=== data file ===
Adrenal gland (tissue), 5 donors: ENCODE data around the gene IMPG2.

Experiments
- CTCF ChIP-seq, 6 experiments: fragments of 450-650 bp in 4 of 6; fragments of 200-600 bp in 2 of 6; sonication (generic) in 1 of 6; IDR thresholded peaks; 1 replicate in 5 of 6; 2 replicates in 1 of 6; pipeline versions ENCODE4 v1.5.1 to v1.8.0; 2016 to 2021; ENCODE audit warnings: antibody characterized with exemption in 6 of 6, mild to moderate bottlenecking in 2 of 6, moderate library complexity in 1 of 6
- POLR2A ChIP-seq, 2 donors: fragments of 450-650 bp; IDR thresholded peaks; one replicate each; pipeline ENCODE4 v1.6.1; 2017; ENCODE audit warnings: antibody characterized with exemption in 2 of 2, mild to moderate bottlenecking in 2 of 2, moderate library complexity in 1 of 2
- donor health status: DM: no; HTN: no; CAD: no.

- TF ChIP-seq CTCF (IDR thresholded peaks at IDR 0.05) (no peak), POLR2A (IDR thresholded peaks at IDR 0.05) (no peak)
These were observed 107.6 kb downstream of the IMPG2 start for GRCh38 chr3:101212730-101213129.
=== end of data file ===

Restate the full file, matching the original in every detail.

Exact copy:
Adrenal gland (tissue), 5 donors: ENCODE data around the gene IMPG2.

Experiments
- CTCF ChIP-seq, 6 experiments: fragments of 450-650 bp in 4 of 6; fragments of 200-600 bp in 2 of 6; sonication (generic) in 1 of 6; IDR thresholded peaks; 1 replicate in 5 of 6; 2 replicates in 1 of 6; pipeline versions ENCODE4 v1.5.1 to v1.8.0; 2016 to 2021; ENCODE audit warnings: antibody characterized with exemption in 6 of 6, mild to moderate bottlenecking in 2 of 6, moderate library complexity in 1 of 6
- POLR2A ChIP-seq, 2 donors: fragments of 450-650 bp; IDR thresholded peaks; one replicate each; pipeline ENCODE4 v1.6.1; 2017; ENCODE audit warnings: antibody characterized with exemption in 2 of 2, mild to moderate bottlenecking in 2 of 2, moderate library complexity in 1 of 2
- donor health status: DM: no; HTN: no; CAD: no.

- TF ChIP-seq CTCF (IDR thresholded peaks at IDR 0.05) (no peak), POLR2A (IDR thresholded peaks at IDR 0.05) (no peak)
These were observed 107.6 kb downstream of the IMPG2 start for GRCh38 chr3:101212730-101213129.